I have no advice to offer this week. I only have a question. What should we do about the issue of technology and presentations?

Let me tell you why I’m asking: Last week, I attended an event that featured 4 speakers, each of whom spoke for 8 minutes (ahem, there’s a brevity trend in our midst, I love it! #brevity #jocktalkbook). Each of the fours speakers was amazing. Their content was fresh, meaningful and tight, and everyone’s delivery was impeccable – they were poised, energetic, animated and kept their eyes on the audience at all times. Not a single flaw among the four.

But guess what? The technology failed and caused bumpy starts – followed by some fits and starts – for two of the four speakers.

I probably should mention before I go any further that the meeting was hosted and attended by technology professionals. Probably 100 of them, maybe more. Ergo, “user error” – or being unfamiliar with the equipment or software, as might happen with someone like me – can be scratched off the list of culprits.

So, here we are.

Technology fails. It does. And there are consequences. It wastes time. It dilutes the impact of a speaker’s opening. It forces an otherwise superstar speaker into an unexpected awkward moment. And perhaps worst of all, it causes the audience to roll their eyeballs (at least figuratively if not literally) and divert their attention to a side conversation or to their devices while they wait.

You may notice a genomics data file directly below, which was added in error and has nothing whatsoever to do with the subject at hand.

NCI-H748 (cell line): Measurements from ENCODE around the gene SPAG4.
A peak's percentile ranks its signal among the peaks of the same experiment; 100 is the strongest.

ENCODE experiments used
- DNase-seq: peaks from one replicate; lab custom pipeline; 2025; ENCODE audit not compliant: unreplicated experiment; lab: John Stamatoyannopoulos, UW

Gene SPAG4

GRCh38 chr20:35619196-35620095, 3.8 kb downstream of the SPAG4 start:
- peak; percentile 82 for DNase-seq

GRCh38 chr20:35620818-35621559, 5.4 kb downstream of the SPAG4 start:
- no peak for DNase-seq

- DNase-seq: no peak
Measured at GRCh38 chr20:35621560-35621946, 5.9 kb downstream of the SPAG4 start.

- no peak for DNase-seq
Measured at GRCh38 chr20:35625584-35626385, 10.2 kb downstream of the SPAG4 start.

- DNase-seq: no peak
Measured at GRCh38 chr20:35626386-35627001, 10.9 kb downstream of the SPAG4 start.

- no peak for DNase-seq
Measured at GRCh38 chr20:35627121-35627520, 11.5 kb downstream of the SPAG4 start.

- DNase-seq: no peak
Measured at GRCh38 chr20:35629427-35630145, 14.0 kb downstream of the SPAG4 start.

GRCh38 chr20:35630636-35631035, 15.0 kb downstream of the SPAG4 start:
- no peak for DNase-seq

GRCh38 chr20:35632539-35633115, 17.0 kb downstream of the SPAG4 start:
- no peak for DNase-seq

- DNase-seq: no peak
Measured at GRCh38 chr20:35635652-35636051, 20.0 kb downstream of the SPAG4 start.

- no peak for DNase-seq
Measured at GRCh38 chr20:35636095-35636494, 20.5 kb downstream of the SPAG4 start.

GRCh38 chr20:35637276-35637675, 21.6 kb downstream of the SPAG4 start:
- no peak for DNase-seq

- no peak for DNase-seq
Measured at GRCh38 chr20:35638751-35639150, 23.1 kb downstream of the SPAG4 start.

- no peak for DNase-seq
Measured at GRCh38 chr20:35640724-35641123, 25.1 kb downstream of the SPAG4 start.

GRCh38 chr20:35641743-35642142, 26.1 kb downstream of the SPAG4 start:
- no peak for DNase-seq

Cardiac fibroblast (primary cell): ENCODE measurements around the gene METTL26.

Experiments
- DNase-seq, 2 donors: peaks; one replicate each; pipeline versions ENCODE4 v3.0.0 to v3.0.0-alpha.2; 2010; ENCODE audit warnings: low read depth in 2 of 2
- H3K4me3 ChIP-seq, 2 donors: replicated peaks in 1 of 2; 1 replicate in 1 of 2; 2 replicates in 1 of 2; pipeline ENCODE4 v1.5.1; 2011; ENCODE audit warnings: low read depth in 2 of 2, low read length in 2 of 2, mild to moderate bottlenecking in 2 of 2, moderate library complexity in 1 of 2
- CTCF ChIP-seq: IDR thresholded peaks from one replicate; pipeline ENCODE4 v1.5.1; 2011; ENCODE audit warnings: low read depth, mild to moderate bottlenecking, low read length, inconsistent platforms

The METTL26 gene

Ay caramba!, as Bart Simpson would say.

What should we do about this? It’s not even just a possibility that technology might fail, it’s more of a likelihood. We know this, don’t we? Yet we still bring our best stuff to a presentation on a flash drive or a laptop. The only thing I can think of is that we must be using some finely honed skills of denial, then holding our breath during set-up, and ultimately hoping for the best. I’m an optimist too, and that last sentence describes me too, but only sometimes. I have my own little over-compensation back-up plan. But not everyone does …

So what should we do about this? Visuals are awesome, but technology can be problematic – for speakers and their audiences. Thoughts? Ideas? Alternatives?

Weigh in, technology lovers!

Beth Levine

Beth Levine

Communications Coach at SmartMouth Communications
SmartMouth Founder and Principal Beth Noymer Levine is a Communications Coach who is emerging as one of the country’s leading voices on how to prepare and deliver speeches and presentations that actually work for both the audience and the speaker.
Beth Levine

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